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About fifty people were in attendance in Duke's Nelson Music Room on the afternoon of February 10 for a recital that was much like the programs held in the salons of yore. The new chairs there make it feel a bit more like a salon than the old ones, even if it still looks like a recital hall, and the two Oriental carpets are back beneath the angled rows on the two sides. Now if something can be found to put beneath the center section rows to help dampen the reverberations a bit more..., and then perhaps some attention can be given to the uncomfortable balcony seats? Access by elevator is now possible in an adjoining building with an exterior walkway connecting it to the East Duke Building at the second floor level of Nelson.
There were no program notes about the music chosen or its composers, and there was no oral commentary by any of the musicians, hence the logic of the title as a key to the choices escaped this reviewer. Both original language texts and English translations were provided for all the songs, however, as should always be the norm. The link between the artists - mezzo-soprano Phyllis Tektonidis, of the Duke faculty, and guests Laura Magnani, piano, and John Pruett, violin and viola - was clear, however, from the bios: all are associated with the Spoleto (Italy) Study Abroad Program, described as "...a Renaissance Program for the Renaissance Student, age 15-19, interested in studying instrumental or vocal music, applied visual arts, photography, drama, and creative writing."
The performance opened with all three artists featured in two short works by J. S. Bach: Cantata No. 129, Gelobet sei der Herr, and "Erbarme dich, mein Gott," from the St. Matthew Passion. Tektonidis' German diction was excellent, but her voice, fine for this repertoire, was covered a good deal of the time by the accompanying instruments, which in this bright hall would have been better played down by a volume marking. The harpsichord sitting off to the side of the stage would have provided a better accompaniment than the piano for these works, too; the piano was simply too percussive. Balance would surely have been better and the rendition, more enjoyable with these alterations.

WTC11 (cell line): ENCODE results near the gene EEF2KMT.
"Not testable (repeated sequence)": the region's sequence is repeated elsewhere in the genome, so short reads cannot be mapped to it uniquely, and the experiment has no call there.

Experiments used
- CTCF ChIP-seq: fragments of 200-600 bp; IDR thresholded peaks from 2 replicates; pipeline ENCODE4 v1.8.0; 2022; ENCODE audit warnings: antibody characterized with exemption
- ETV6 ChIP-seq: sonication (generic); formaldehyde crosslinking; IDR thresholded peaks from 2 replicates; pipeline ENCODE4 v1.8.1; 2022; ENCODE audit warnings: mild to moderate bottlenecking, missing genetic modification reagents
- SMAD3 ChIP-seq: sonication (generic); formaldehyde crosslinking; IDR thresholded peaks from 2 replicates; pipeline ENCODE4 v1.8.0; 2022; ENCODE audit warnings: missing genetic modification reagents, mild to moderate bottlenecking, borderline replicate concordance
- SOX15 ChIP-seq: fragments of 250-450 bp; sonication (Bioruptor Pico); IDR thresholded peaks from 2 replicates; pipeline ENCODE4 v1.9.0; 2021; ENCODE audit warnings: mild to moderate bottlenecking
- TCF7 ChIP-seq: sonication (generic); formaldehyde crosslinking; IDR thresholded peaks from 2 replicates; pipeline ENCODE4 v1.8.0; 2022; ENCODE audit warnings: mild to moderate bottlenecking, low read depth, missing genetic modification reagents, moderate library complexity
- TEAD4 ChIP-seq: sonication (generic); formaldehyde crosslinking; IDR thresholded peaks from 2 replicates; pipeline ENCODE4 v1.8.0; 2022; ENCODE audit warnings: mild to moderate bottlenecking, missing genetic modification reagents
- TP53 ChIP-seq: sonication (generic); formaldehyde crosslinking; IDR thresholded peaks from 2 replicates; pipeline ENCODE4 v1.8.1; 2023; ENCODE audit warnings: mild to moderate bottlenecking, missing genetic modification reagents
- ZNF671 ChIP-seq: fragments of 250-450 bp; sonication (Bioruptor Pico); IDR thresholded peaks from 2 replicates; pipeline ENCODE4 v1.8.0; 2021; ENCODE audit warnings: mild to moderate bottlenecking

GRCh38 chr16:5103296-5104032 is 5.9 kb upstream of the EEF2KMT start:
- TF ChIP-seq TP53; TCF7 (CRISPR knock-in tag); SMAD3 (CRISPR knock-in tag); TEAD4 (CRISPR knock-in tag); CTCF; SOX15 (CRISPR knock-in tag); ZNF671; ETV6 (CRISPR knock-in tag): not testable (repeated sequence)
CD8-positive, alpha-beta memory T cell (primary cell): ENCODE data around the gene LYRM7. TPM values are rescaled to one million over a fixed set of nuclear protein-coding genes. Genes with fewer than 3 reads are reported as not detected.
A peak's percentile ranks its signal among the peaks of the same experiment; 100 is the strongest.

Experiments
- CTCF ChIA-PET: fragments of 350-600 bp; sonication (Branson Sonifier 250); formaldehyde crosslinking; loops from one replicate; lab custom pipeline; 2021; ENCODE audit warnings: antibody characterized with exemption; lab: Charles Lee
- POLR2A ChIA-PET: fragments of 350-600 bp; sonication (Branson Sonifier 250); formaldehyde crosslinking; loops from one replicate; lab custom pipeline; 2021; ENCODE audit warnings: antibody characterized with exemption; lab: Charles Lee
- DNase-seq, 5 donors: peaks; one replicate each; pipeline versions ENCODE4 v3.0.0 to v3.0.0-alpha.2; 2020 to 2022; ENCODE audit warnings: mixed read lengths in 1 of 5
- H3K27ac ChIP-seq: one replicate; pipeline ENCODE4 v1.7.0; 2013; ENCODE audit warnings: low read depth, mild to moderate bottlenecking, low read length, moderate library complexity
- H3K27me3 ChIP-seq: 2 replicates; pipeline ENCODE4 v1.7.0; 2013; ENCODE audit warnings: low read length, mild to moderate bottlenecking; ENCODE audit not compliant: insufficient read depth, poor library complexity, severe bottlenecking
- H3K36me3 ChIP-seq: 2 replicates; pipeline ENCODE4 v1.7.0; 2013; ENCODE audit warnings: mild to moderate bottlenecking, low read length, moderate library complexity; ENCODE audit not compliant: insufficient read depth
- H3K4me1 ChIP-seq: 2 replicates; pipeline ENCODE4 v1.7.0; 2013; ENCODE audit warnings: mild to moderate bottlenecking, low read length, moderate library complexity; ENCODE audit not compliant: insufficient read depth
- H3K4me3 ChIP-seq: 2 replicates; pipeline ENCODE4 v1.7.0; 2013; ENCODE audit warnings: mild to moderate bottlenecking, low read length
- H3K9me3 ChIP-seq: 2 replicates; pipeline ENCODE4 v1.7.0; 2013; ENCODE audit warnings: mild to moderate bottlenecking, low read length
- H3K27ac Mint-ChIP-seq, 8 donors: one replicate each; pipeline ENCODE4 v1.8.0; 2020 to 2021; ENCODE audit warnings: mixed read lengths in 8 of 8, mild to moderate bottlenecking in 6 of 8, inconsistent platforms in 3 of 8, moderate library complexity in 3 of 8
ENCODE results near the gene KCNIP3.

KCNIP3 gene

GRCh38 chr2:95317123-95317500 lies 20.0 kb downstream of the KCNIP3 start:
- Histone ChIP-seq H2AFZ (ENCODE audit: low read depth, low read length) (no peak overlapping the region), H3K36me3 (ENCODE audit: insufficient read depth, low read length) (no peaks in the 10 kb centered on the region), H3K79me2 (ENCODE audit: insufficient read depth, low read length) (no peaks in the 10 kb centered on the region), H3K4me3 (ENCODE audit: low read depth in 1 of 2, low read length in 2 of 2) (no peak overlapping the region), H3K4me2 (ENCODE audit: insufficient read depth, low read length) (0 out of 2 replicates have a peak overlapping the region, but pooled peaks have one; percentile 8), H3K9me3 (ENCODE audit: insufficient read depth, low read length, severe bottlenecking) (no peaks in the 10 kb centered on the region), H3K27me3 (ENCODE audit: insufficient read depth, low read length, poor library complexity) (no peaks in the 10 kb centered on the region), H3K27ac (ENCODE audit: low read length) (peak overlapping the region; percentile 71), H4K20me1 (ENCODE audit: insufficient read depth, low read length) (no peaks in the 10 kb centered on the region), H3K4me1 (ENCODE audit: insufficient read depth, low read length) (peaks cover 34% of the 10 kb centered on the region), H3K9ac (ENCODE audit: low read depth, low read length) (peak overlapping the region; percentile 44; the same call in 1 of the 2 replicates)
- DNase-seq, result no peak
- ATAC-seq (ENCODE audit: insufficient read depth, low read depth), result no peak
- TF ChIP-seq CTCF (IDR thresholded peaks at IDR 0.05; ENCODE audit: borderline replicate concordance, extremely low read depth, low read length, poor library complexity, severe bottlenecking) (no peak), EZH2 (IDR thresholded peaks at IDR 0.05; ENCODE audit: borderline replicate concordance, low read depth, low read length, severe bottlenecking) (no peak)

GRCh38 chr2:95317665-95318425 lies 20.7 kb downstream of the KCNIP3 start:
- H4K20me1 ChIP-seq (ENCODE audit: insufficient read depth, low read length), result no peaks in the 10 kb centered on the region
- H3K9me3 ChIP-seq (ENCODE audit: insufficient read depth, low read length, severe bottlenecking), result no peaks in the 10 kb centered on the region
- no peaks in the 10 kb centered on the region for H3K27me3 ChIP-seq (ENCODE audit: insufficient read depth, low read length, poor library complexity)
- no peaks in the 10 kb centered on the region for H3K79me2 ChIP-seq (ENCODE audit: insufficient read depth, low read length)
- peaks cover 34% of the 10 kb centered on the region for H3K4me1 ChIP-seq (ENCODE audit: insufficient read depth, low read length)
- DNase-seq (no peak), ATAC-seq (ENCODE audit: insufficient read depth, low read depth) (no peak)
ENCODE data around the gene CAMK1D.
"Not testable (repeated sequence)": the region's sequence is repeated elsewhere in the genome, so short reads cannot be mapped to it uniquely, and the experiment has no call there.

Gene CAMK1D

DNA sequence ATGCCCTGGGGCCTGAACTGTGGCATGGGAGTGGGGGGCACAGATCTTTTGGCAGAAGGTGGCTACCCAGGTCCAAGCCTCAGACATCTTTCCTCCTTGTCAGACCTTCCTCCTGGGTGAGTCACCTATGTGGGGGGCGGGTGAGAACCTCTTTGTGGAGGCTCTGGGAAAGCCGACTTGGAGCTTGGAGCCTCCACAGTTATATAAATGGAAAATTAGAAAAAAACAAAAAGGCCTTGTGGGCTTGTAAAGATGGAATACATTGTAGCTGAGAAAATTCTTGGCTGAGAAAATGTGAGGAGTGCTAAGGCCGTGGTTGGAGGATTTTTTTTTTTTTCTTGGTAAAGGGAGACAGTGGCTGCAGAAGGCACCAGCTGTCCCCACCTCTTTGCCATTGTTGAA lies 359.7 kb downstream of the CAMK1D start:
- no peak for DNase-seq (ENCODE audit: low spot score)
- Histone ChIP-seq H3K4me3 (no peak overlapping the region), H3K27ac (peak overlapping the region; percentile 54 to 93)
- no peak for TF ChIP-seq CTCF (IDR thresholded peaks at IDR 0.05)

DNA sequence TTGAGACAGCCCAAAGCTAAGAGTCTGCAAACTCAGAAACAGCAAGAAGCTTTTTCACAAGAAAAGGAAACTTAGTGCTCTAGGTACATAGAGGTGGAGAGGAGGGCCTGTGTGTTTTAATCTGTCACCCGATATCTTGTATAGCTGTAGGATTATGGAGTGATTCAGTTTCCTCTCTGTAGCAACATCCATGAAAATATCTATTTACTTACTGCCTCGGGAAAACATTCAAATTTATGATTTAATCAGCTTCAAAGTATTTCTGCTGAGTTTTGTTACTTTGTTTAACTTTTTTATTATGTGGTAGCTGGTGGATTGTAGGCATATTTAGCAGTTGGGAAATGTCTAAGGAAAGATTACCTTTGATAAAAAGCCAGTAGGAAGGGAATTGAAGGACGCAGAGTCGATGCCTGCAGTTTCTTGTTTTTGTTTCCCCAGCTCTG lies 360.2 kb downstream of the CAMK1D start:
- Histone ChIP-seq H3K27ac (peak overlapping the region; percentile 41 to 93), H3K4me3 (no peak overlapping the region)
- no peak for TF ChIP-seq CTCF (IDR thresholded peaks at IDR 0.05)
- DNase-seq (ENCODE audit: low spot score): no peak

There followed Mozart's Sonata in C, K.296, for violin and piano. Here the volume level was much more appropriate for the hall. The artists matched each other's sound and communicated particularly well with each other and with the listeners. The central Adagio sostenuto movement was especially lovely.
Next came a set of four pieces by four different Italian composers, presented by Tektonidis and Magnani: Bononcini's "Per la gloria d'adoravi"; Marcello's recitativo "Misero! Io vengo meno," and aria "Non m'è grave morir per amore"; Parisotti's "Se tu m'ami"; and Gluck's "O del mio dolce ardor." These were the most passionate of the songs presented. Tektonidis' Italian diction was as excellent as her German, and since she performed these selections without a score, she was able to communicate with particularly appropriate gestures and facial expressions as well. She was at her best in this repertoire. Magnani was a superb accompanist, following and matching volume appropriately throughout.
After an intermission, Magnani soloed with Chopin's first and thirds Ballades (in G minor and A-flat, respectively), played from memory. The performances were expressive and lovely, with an excellent control of the dynamics and again a volume level appropriate for the hall. She is a young artist, having earned her first degree, in piano, only in 1989 and a second--in voice--in 1995. In Europe, she pursues a dual career; this reviewer would like to hear her vocal work on another visit, but more playing of this caliber would be just fine, too. Magnani appears likely to have a bright future.
The recital concluded, bringing all three artists together again, with the final two of Charles Martin Loeffler's Quatre Poèmes, Op. 5, for voice, piano and viola: "Le Son du cor s'afflige vers les bois," and "Sérénade," both to texts by Paul Verlaine. Tektonidis, singing with a score, was again, alas, often covered by the accompaniment.
Unfortunately as well, her French diction, while very good, is not native quality, nor is it as good as her Italian and German. Curiously, a couple of words were misspoken in the final song. One wonders, in addition, why she did not include the other two poems. The whole was a disappointment. These are lovely works that are a true delight to hear. The first is set to a poem by Charles Baudelaire and the second, to another by Verlaine. Stephanie Dillard gave a fine rendition of the complete cycle at Meredith on October 21, 2001, with Janis Dupré at the piano and Suzanne Rousso playing viola. They have not been frequently recorded, and the world première recording on Capriccio CD 10462 featured a Japanese mezzo residing in Germany, Mitsuko Shirai, whose very good diction is likewise not quite native quality, and who also is unfortunately often covered by the accompaniment.
In spite of my reservations about the opening and closing sets, however, this was a most pleasant afternoon. This kind of creative programming and use of local and visiting artists together is to be encouraged. While solo recitals such as Moura Castro's on Friday evening are wonderfully rewarding, a collection of works combining several artists in different ways pleases by the variety that is possible and the connections and juxtapositions between works that can share the common program. Those relationships should be made clear to the audience, however. It is easy to see why salon performances were so popular a century ago.